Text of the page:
By RODNEY HO/ email@example.com, originally filed Saturday, November 7, 2015
Four journalists with Atlanta ties were inducted into the Atlanta Press Club Hall of Fame earlier this month at the InterContinental Hotel in Buckhead. Their collective experiences span the past five decades.
The are a veteran radio/TV reporter of 35-plus years; a UGA grad who worked at CNN, the New York Times and PBS; an Associated Press political writer who covered seven Georgia governors; and a Pulitzer-Prize winning editor of the Atlanta Journal-Constitution.
Denis O’Hayer has been in the media business in Atlanta since 1978. He started as a TV host at PBA 30 and a radio host on 640/WGST-AM, where he had a variety of roles for 19 years. He also did work at CNN and GPB.
He also covered local affairs, politics and government for 11 years as a political reporter and public affairs program host for 11 Alive before joining WABE in 2009, where he was the local host for “All Things Considered” and “Marketplace.” He spent this year as co-host of “A Closer Look” in the early afternoons.
Earlier this month, he moved to local host of “Morning Edition.”
In his induction speech, O’Hayer was self effacing and modest, as befitting his personality, crediting the other winners before talking about himself. “They did work that took real courage or great persistence or until the truth came out. They all showed us how it’s done,” he said.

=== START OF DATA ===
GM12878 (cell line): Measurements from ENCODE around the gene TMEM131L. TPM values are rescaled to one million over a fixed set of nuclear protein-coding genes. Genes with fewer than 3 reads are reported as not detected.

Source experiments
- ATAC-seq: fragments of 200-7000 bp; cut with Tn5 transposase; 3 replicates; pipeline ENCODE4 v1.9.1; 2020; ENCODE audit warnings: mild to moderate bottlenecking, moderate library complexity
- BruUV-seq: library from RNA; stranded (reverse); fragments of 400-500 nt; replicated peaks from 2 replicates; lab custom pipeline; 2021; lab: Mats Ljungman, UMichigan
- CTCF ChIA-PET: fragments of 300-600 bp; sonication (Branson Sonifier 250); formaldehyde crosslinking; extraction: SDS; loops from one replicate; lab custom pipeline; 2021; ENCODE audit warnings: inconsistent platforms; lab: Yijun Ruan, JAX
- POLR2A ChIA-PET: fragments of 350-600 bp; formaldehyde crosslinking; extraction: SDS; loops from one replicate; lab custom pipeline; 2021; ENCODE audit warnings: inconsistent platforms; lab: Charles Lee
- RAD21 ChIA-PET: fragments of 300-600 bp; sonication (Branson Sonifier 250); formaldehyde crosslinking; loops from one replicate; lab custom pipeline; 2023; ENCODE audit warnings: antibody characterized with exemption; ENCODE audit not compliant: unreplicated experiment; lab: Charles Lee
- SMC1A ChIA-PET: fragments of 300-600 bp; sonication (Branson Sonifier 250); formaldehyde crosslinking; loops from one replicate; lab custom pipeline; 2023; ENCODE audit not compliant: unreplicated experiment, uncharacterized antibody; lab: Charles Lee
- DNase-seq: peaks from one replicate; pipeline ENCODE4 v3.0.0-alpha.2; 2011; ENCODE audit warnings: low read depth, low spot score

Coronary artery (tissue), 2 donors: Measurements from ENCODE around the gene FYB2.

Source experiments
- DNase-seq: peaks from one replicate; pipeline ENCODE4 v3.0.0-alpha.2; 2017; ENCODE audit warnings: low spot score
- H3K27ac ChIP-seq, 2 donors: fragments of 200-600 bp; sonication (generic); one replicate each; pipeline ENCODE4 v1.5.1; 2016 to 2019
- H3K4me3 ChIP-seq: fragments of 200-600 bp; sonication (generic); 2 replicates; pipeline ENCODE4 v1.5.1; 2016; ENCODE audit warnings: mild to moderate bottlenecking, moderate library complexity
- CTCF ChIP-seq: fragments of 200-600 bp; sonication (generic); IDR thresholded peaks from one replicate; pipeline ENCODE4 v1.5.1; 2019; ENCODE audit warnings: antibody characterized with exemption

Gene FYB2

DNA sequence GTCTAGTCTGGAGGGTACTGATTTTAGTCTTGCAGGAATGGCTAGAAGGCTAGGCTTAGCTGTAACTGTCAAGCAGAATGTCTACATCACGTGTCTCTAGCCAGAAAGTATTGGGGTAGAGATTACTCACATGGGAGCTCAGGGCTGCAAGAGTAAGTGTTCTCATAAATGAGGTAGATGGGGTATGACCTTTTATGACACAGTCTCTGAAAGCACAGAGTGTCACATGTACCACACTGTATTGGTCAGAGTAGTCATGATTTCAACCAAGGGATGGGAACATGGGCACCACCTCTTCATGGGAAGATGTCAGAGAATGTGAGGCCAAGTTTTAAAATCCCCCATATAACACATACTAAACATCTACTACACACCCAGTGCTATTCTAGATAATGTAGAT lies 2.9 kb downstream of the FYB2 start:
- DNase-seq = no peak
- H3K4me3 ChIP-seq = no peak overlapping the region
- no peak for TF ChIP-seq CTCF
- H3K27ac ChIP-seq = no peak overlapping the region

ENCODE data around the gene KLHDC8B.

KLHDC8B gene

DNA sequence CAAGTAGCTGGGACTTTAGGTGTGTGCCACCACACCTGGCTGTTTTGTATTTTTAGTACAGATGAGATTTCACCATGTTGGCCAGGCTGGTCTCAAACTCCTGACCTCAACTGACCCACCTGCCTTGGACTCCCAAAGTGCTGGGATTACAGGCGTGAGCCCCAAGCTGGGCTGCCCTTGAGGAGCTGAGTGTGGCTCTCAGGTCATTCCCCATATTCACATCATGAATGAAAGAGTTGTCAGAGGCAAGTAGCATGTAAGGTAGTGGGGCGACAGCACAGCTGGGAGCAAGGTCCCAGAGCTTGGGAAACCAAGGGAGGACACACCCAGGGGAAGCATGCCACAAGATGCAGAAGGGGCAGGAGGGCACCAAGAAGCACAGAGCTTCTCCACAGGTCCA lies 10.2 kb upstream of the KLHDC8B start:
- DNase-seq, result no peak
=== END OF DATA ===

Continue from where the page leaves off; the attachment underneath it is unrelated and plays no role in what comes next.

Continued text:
He noted how challenging journalism is today but said it can still be a “joyous” life. He said young students now will only succeed through older mentors. “I’m only here because so many people did that for me,” he said.
O’Hayer’s dedication video that was shown at the dinner:
Charlayne Hunter-Gault was one of the first African-American students at the University of Georgia in the early 1960s and went on to an illustrious journalistic career.
She worked as a local news anchor at NBC, a New York Times reporter and a reporter at PBS for “The MacNeil/Lehrer Report” and “The NewsHour With Jim Lehrer.” She also was a chief correspondent for National Public Radio, then CNN. She continues to do work for PBS News Hour.
“It was here in Atlanta that my dream of following in the footsteps of Brenda Starr became reality,” said the Emmy-winning broadcaster on the dais. “That early on experience has taken me from Atlanta and Athens to the rest of the world.”
Charlayne Hunter-Gault video:
Hank Klibanoff, who won a 2007 Pulitzer Prize for his book “The Race Beat” about journalism during the civil rights turmoil, has spent the last few years teaching at Emory University.
Klibanoff, an Alabama native, worked at the Boston Globe and the Philadelphia Inquirer before becoming the news managing editor for the Atlanta Journal-Constitution for six years through 2008.
“This award I don’t see as a culmination of my life. I see it as an incentive to just do more, to keep going and going and going,” he said.
Here’s his dedication video:
Dick Pettys, who passed in 2012 at age 66, was a political reporter for the Associated Press for 35 years. He was considered the “dean” of the Capitol press corps.
Dick Pettys’ video:
DISCLOSURE: I am a board member of the Atlanta Press Club.